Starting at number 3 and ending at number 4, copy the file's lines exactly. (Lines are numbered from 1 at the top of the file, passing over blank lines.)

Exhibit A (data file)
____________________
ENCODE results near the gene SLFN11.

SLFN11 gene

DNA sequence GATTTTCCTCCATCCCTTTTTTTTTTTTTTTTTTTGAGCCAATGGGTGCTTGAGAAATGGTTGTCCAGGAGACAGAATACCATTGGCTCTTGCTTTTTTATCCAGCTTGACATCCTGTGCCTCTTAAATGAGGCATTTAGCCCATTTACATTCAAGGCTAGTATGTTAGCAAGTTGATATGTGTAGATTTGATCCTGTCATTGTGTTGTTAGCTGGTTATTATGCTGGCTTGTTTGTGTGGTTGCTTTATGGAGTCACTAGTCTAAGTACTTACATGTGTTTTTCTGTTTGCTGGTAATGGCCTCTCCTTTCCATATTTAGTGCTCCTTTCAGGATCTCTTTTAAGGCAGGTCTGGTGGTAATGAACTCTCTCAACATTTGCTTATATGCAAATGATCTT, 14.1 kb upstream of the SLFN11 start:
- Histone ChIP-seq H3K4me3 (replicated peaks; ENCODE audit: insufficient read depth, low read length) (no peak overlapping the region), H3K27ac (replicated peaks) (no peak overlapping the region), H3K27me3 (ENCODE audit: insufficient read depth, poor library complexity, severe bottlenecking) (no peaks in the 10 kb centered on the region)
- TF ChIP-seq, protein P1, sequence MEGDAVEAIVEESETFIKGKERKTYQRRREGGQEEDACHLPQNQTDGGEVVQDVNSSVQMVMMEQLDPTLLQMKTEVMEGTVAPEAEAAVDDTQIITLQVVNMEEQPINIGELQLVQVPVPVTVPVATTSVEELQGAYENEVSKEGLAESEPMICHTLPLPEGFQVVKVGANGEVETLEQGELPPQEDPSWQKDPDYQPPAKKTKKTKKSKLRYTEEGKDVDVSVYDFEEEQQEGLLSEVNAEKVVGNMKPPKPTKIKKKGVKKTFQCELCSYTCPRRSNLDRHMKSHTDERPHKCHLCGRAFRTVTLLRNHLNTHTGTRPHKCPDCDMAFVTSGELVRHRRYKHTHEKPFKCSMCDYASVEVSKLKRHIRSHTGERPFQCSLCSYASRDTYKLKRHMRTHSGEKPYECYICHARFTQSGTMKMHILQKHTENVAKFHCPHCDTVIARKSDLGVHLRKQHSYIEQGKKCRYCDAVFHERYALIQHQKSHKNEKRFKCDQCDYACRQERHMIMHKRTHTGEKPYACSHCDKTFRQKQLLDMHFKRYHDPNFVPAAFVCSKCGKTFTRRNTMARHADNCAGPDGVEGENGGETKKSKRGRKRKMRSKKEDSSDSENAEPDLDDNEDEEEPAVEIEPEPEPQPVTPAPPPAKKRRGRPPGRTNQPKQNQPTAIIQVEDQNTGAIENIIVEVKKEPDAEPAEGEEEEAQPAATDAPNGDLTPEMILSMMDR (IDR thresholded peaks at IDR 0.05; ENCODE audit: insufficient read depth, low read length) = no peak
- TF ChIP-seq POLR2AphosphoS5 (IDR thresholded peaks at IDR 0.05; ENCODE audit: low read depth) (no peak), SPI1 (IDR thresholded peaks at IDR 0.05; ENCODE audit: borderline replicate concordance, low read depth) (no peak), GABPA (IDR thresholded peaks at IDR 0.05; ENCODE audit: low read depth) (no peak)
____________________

DNA sequence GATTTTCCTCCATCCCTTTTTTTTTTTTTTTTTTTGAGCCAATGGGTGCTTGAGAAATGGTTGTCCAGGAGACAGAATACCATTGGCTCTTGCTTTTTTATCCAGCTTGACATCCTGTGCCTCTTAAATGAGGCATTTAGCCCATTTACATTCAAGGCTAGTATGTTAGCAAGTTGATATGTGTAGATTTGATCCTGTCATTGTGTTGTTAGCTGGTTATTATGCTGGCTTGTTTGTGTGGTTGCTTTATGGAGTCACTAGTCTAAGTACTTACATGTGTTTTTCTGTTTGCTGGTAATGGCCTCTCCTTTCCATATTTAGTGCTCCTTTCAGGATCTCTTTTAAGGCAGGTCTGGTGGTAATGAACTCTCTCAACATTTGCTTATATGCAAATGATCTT, 14.1 kb upstream of the SLFN11 start:
- Histone ChIP-seq H3K4me3 (replicated peaks; ENCODE audit: insufficient read depth, low read length) (no peak overlapping the region), H3K27ac (replicated peaks) (no peak overlapping the region), H3K27me3 (ENCODE audit: insufficient read depth, poor library complexity, severe bottlenecking) (no peaks in the 10 kb centered on the region)